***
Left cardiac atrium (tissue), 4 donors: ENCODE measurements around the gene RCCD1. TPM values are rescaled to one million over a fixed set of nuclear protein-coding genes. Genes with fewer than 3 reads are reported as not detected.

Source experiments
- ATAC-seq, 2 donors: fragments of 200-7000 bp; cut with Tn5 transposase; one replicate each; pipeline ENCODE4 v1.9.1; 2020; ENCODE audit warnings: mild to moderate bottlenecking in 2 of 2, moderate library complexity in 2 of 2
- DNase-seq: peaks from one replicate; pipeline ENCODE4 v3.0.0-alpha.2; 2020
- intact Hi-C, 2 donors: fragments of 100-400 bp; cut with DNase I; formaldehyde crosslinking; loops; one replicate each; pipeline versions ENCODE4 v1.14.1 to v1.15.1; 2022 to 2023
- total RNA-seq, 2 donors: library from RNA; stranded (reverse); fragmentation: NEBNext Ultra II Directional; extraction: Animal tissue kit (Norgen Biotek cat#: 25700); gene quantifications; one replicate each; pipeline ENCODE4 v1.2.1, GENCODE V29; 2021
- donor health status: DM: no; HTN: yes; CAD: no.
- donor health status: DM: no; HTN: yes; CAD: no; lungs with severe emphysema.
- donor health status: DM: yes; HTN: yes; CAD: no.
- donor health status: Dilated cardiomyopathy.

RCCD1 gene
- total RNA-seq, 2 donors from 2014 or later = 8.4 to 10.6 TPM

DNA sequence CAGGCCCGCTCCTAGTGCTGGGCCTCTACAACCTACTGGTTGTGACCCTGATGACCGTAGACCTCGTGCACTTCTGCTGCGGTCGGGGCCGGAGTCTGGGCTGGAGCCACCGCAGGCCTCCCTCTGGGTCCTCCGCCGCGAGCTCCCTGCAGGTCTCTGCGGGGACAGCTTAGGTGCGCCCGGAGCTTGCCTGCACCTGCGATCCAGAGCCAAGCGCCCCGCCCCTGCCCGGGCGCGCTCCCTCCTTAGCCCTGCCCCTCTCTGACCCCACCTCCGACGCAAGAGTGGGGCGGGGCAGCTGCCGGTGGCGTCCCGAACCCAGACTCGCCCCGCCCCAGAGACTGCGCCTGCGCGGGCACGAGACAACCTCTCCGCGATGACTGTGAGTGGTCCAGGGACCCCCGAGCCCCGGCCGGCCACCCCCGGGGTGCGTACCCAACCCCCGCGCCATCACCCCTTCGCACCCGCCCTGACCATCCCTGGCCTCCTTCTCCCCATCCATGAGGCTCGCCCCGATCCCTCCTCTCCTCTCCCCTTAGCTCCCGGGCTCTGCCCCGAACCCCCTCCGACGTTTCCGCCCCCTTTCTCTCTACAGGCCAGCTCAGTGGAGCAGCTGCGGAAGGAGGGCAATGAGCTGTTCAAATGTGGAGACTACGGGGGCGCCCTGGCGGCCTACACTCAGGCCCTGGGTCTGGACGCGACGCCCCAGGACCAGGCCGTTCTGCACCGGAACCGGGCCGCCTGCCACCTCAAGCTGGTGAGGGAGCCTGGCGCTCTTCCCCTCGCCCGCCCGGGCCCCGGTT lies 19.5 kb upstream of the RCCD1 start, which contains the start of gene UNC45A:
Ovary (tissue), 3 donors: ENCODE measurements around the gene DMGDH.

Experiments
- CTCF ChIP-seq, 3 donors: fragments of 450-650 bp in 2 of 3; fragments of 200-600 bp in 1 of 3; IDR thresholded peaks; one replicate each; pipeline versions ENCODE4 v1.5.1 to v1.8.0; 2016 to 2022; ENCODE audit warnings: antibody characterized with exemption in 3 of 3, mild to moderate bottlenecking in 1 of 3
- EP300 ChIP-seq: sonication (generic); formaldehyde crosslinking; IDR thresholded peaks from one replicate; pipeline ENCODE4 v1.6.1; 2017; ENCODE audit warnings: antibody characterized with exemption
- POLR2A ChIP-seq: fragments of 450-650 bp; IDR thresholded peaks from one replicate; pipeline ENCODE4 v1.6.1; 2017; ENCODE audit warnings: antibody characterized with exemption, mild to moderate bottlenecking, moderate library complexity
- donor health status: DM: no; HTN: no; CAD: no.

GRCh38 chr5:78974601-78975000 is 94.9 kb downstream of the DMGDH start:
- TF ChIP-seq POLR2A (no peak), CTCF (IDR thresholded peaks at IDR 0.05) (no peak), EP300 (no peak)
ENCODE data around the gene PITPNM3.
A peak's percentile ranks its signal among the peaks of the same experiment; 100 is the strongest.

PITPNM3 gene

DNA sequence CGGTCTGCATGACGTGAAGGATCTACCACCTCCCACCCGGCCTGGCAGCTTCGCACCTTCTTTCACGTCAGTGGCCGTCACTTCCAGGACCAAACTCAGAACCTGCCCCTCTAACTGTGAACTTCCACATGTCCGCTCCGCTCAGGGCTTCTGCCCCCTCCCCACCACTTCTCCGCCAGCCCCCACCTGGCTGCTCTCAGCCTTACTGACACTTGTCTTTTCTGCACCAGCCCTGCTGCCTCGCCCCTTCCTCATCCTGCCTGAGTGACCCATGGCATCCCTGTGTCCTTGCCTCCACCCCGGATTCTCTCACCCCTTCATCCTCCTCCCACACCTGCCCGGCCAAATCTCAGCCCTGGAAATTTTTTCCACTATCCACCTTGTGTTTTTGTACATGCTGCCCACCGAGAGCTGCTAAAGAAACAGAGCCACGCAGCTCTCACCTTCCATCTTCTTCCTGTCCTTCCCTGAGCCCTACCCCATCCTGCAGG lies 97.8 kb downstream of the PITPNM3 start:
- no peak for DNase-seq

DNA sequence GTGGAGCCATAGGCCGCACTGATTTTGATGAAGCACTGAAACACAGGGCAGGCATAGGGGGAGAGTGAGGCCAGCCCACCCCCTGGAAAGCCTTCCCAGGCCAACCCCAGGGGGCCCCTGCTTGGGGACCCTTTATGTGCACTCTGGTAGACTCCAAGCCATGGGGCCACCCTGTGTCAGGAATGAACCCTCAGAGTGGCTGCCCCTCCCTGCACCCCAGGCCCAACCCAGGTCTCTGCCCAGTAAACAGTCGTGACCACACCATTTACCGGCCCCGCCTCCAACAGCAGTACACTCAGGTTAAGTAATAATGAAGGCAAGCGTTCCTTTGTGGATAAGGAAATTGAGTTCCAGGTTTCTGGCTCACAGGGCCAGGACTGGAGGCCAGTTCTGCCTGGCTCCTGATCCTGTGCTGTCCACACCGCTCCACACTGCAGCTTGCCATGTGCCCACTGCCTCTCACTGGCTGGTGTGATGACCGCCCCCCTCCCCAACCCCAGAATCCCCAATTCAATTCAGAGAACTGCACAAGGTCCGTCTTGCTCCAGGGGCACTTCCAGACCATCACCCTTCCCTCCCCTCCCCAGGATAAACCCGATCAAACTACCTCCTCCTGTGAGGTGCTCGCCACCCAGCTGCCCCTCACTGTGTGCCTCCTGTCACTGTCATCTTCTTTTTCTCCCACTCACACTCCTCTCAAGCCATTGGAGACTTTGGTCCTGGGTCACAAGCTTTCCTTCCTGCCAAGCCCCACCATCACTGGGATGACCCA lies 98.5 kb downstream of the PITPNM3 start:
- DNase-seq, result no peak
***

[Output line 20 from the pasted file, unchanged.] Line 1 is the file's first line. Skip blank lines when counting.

GRCh38 chr5:78974601-78975000 is 94.9 kb downstream of the DMGDH start: